Sunday, April 27, 2014

Better Days with a Recipe for Better Strawberry Pie

After feeling like I've been falling into a deep freeze the past few days, it looks like Spring is finally emerging victorious over Old Man Winter who wanted to rear back up its ugly head. I see a peak of blue sky on the horizon, which I am hoping will yield to a bit of sunshine later this afternoon.

This calls for a celebration. Not only because I'll finally warm up, but also because my face surgery went better than expected a couple weeks ago. The carcinoma was not as widespread as the doctors had prepared me for, and the scar is already hardly noticeable since it fits right along the edge of my nose. Plus, my stylish hat collection is growing, so I feel like a woman born-again -- at least when it comes to sizing up my status in fashion.

My renewed sense of energy has lured me back into the kitchen. With strawberries coming back in season in my neck of the woods, I'm going to share one of my son's all-time favorites: Strawberry Pie.

But today you not only get a better recipe than you'll find on the web, you get two. Plus, both are healthier and just as tasty. I don't think it can get any better than that, can it?

Well, I suppose it always can, but we're sticking to the pie.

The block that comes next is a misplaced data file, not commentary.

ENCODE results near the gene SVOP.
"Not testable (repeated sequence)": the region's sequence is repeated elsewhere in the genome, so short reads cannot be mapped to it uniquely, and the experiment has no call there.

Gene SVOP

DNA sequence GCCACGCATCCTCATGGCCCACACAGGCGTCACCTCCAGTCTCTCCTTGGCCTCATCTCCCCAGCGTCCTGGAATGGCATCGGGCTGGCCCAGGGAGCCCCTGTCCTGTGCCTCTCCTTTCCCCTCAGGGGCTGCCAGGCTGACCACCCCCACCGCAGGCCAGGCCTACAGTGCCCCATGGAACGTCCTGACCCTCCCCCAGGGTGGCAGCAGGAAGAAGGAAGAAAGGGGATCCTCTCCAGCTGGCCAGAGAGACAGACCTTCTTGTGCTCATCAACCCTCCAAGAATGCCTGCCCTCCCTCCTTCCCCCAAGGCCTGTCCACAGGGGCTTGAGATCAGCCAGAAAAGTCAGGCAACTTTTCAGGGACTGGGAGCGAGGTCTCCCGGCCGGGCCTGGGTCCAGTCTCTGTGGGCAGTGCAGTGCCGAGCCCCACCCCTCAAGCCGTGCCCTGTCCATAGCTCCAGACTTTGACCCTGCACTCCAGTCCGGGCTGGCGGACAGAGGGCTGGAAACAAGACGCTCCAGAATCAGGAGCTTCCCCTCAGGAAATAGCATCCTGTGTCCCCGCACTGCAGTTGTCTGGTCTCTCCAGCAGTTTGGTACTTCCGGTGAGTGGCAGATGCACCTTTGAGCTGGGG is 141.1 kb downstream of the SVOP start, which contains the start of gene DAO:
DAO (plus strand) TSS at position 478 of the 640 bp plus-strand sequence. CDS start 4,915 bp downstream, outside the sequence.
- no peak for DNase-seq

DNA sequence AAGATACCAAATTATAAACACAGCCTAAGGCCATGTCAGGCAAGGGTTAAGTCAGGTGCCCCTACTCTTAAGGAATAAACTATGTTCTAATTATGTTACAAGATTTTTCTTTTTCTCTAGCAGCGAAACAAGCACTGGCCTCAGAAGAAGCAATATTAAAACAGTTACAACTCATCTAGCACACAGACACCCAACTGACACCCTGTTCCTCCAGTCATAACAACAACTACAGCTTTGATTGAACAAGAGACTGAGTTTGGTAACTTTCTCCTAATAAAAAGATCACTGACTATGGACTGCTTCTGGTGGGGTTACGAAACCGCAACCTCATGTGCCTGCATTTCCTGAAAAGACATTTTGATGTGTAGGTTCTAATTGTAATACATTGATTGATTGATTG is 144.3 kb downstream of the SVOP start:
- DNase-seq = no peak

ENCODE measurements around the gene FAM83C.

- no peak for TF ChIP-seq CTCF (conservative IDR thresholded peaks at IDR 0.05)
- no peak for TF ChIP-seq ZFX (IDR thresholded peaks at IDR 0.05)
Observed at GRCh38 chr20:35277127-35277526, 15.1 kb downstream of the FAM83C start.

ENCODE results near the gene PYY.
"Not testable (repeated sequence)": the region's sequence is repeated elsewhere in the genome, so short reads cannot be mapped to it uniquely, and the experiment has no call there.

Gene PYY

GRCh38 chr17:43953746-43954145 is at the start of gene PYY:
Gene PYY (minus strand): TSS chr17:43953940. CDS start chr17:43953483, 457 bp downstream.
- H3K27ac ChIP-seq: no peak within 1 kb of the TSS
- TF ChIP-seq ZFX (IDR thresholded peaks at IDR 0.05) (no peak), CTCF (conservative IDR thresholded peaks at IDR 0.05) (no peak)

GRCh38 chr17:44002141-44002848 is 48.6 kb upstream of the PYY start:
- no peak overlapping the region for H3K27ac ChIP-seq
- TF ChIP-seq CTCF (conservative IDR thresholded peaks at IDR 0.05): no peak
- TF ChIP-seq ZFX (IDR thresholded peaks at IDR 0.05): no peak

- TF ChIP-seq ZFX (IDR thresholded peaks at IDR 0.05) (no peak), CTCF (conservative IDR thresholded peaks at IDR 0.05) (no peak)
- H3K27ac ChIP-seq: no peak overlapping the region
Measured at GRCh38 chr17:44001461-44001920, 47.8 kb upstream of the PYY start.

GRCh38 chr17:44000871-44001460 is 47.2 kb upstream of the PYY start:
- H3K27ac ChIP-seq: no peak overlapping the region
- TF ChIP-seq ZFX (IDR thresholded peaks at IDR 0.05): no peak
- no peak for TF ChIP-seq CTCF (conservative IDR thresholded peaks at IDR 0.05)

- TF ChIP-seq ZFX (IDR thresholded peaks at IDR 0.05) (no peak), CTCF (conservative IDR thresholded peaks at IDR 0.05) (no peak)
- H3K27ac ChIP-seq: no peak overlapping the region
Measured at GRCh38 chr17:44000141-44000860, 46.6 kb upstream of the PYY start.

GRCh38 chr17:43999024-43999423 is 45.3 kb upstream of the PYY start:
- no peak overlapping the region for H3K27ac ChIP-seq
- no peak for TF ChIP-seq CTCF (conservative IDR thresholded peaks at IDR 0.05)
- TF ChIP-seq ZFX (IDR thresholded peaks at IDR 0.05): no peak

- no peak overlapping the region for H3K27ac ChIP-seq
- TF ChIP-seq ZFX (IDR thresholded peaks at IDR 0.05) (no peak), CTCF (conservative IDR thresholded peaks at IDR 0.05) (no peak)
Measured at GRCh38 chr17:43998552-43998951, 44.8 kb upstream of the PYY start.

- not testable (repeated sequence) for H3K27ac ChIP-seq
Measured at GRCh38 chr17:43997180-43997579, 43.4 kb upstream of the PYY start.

First, with the healthier side. Many of you probably have heard the reports coming out about how bad sugar is for our bodies. Among its many dark deeds, it is directly linked to Type 2 diabetes. For years, I've always cut back on sugar in my pies, simply because with the natural sugars present in fruit, I decided that most recipes call for an overkill. Let me assure you that cutting back on sugar is not for lack of a sweet-tooth on my part. I LOVE sweets, and will never turn down cake or cookies for breakfast if such items are lingering in my kitchen from the day before.

However, after much thought on the matter and baking in the kitchen, I realized that most recipes were designed historically around a time-intensive transportation/delivery system that no longer is in place today. Historically, in the 70s, 80s, and 90s, fruits and vegetables that found their way into the kitchen weren't recently harvested, but had endured a week- to month's worth-or-more-of-time in transportation and storage. During that time, sugars would naturally break down, and thus fruits weren't as sweet as what they would be if they were fresh-picked and ripe at harvest.

These days, with improved refrigeration during delivery and shorter time from harvest to table, I've bet on the side that most recipes continue to call for more sugar than you typically need. Especially if you're using fresh regional produce. Even more so, if you're using your own.

I've found this too-much-sugar concept to be particularly true when making jam, and you can read more about that in my post here. Nevertheless, if using less sugar applies to jam, it's going to apply to pies as well, as I've been practicing all along. So here goes. Let's dive right in!

Better Strawberry Pie, Recipe #1

1 9-inch pie crust, lined in pie pan, pricked with fork and baked 10 min at 400 degrees
1 quart organic* strawberries, plus extra for fresh garnish
1/2 cup sugar
3 tablespoons cornstarch
3/4 cup orange juice
whipped cream for topping